Glass or cellophane noodles are also known as bean thread noodles because they are made from mung bean starch or sometimes green pea starch, and are used in Asian soups, hot pots, stir-fried dishes, or spring rolls. Mung beans are closely related to peas and lentils. They are fat-free, gluten-free, and are chewy delicious.
The kansui is the distinguishing ingredient in ramen noodles, and originated in Inner Mongolia, where some lakes contained large amounts of these minerals and whose water is said to be perfect for making these noodles. Making noodles with kansui lends them a yellowish hue as well as a firm texture.
Rice noodles are most commonly used in the cuisines of East and Southeast Asia, and are available fresh, frozen, or dried, in various shapes, thicknesses and textures. In Tamil Nadu and parts of Kerala, Sri Lanka, Laos, Singapore, Malaysia, idiyappam, a type of rice noodle, is usually freshly made at home and tends to be tender with a distinctive texture.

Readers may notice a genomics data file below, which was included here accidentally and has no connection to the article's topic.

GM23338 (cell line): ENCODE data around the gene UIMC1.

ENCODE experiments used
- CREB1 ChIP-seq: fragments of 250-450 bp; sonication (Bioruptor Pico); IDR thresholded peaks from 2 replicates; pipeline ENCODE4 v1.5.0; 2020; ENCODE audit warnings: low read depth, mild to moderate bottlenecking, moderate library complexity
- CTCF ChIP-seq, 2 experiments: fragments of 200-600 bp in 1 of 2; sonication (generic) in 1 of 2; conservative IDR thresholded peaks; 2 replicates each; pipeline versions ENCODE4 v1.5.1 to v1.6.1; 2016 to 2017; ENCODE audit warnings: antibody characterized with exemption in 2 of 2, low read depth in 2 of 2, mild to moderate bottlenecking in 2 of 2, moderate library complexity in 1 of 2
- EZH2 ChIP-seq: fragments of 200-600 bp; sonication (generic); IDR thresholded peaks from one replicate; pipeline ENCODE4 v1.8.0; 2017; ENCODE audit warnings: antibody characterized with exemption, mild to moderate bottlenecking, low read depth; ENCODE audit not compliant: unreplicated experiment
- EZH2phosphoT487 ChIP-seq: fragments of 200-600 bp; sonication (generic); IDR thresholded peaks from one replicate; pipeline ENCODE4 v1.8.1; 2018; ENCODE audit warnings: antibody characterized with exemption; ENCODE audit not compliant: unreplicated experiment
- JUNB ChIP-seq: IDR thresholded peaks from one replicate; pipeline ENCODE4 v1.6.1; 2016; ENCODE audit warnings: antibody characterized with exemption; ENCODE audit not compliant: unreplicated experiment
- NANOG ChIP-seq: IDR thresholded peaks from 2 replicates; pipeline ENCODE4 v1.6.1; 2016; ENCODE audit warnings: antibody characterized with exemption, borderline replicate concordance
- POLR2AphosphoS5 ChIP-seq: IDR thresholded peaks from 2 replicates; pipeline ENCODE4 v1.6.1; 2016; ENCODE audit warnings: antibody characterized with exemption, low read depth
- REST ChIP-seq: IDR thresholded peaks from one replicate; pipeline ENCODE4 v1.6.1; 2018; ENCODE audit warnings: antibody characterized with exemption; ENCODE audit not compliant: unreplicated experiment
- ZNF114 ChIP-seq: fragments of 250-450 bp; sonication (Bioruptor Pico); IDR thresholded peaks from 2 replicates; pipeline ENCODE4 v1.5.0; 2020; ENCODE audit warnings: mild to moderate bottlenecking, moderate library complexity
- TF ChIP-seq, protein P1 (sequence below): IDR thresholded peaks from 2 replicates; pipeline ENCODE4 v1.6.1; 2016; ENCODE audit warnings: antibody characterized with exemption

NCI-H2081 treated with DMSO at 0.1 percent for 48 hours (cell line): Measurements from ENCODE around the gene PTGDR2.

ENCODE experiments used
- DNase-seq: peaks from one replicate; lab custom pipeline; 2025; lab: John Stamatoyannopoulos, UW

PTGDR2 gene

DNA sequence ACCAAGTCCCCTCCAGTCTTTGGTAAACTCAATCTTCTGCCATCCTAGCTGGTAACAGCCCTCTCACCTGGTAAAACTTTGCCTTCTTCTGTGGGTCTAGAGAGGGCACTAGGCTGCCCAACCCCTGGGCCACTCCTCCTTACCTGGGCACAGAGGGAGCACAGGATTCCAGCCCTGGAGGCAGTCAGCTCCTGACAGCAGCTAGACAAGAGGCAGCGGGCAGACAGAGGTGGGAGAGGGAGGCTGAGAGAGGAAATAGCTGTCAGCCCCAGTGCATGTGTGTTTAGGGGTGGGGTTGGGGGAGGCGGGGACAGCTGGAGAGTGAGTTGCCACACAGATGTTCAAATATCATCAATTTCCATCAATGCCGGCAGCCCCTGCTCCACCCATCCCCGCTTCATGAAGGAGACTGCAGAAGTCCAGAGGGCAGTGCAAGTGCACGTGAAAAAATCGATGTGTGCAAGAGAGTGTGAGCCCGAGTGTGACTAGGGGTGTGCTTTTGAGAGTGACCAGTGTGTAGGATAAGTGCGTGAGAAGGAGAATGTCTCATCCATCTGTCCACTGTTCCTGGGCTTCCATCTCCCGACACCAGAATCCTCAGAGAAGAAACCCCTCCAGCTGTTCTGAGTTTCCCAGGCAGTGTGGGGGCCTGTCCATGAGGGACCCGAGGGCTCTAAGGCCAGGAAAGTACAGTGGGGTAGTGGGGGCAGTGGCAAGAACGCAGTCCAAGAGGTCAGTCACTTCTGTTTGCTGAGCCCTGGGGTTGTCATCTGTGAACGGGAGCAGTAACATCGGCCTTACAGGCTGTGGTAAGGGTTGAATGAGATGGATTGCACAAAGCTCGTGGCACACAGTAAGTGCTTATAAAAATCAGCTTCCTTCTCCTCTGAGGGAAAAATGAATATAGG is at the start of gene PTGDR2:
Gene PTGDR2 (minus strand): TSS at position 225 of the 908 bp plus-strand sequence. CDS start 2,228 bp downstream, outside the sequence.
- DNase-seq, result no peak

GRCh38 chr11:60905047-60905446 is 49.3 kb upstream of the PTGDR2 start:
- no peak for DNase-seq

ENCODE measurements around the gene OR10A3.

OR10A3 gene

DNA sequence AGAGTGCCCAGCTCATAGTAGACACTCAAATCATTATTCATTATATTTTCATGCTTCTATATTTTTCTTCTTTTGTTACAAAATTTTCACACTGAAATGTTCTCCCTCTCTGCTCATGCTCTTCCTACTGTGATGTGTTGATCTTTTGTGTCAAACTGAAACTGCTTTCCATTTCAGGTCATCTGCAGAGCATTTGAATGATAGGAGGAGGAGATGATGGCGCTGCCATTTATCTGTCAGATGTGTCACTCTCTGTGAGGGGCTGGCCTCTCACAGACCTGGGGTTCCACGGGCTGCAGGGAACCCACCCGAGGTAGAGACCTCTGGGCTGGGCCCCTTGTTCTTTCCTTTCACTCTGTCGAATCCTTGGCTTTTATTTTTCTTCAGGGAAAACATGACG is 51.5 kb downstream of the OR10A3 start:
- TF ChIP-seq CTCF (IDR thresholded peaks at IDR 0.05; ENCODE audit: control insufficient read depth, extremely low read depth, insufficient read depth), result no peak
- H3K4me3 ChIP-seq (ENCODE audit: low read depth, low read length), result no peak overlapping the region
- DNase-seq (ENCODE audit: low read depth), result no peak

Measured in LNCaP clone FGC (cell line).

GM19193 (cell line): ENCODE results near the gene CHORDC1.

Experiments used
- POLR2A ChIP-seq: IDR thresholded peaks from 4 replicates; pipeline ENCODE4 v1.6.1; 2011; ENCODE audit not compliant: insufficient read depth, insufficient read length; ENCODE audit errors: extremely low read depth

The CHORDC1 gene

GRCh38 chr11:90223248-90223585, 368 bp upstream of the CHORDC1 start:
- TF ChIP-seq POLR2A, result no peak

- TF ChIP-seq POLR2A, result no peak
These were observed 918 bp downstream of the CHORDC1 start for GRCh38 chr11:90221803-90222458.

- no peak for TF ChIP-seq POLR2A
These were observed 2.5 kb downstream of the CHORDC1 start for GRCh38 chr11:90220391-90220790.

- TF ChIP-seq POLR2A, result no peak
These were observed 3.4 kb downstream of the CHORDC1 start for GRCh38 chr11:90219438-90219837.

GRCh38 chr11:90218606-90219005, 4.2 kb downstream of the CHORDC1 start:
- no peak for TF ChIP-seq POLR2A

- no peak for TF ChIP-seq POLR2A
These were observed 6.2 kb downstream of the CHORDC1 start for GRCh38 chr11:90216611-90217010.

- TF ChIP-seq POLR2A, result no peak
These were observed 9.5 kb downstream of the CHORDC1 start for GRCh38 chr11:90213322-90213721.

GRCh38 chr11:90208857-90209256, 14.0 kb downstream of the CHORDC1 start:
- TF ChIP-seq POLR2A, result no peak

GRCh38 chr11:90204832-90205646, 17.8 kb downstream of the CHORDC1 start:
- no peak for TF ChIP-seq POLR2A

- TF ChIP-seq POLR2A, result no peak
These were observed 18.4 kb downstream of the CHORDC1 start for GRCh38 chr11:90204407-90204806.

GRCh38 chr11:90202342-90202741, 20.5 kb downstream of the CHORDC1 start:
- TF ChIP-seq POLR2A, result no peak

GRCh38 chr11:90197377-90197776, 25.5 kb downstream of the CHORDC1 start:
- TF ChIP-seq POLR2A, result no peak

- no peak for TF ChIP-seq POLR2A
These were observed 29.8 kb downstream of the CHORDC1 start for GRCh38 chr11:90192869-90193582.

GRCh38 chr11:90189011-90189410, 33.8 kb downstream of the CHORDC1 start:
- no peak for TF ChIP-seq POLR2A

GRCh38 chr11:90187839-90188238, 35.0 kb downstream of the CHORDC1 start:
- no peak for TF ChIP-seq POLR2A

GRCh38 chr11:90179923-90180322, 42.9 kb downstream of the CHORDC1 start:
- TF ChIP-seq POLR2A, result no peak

Soba (そば or 蕎麦) (/ˈsoʊbə/, Japanese pronunciation: [soba]) is the Japanese name for buckwheat. It usually refers to thin noodles made from buckwheat flour, or a combination of buckwheat and wheat flours (Nagano soba). They contrast to thick wheat noodles, called udon.